Home World Who congratulated Putin on his election victory and what does he say about global alliances?

Who congratulated Putin on his election victory and what does he say about global alliances?

by Alexander
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Who congratulated Putin on his election victory and what does he say about global alliances?

After Vladimir Putin’s landslide victory in the presidential election on Sunday, Western governments lined up to call the victory unfair and undemocratic.

The elections highlighted the “depth of repression” in Russia, according to British Foreign Secretary David Cameron, while the US State Department said the imprisonment and disqualification of opponents meant the process was “incredibly undemocratic.”

The comments from leaders in Europe and the United States, however, contrast sharply with congratulatory messages from countries in Asia, Africa and Latin America.

The contrasting reactions underscore the geopolitical divides that have widened since Russia launched its full-scale invasion of Ukraine two years ago, triggering a crisis in relations with the West.

“Certainty” for China

Chinese President Xi Jinping was quick to congratulate Putin on his victory, saying Beijing would continue to promote the “limitless” partnership it forged with Moscow just before Russia invaded Ukraine.

Questions around the democratic process are completely absent from election coverage in Chinese state media, in which Putin’s victory is described as bringing “certainty to a turbulent world.”

Faced with increasingly tense relations with the United States, China has sought to expand its influence internationally. Galvanized by the belief that the era of American hegemony is coming to an end, Beijing has attempted to secure its own sphere of influence that contrasts with that of the West – and Putin’s Russia has proven itself a willing partner in this effort.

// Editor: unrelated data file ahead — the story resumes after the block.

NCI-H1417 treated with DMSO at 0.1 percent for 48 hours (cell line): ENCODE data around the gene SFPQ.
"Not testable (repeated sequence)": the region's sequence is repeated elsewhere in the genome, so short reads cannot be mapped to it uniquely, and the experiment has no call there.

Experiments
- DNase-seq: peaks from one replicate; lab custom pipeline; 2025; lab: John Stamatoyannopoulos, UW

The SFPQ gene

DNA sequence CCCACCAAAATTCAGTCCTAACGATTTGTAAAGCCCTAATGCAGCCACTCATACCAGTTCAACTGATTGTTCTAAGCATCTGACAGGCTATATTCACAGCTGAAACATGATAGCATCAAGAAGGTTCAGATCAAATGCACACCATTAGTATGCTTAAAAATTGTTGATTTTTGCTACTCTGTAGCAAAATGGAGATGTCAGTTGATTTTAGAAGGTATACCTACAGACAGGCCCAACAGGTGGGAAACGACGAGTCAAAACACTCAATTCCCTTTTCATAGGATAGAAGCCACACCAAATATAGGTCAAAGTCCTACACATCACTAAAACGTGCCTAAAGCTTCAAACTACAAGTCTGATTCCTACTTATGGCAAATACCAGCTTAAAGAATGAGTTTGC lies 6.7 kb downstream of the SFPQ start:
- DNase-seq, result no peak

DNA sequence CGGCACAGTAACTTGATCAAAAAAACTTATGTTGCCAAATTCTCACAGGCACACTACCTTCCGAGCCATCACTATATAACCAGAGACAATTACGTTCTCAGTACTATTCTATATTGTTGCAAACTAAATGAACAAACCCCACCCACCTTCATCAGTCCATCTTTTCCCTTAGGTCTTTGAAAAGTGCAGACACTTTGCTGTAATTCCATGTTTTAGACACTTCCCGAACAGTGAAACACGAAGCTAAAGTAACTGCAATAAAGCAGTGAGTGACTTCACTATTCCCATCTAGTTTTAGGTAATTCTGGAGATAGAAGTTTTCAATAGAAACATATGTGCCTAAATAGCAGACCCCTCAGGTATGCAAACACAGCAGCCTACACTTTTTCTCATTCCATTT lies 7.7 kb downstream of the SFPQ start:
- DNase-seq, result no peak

After declaring victory on Monday, Putin used a speech to his supporters to once again declare that “Taiwan is an integral part of the People’s Republic of China,” in comments likely directed at the Beijing government which claims Taiwan as a province of China. and who made “reunification” a crucial policy. Putin also accused other countries of creating “provocations” around Taiwan and said they – and their sanctions against China – were “doomed to fail”.

China and Russia are also members of the Brics group of emerging economies, which aims to challenge U.S. dominance of the global economy by uniting emerging economies including Brazil, South Africa and India.

A “privileged relationship” with India

After Russia began its war against Ukraine, 141 countries voted in favor of a UN resolution condemning the invasion. However, according to the Economist Intelligence Unit (EIU), this figure masks the reality that two-thirds of the world’s population lives in countries that are neutral or friendly to Russia.

The EIU’s analysis reveals that countries like Brazil, Saudi Arabia, South Africa – and especially India – have done everything possible to avoid choosing sides in the conflict.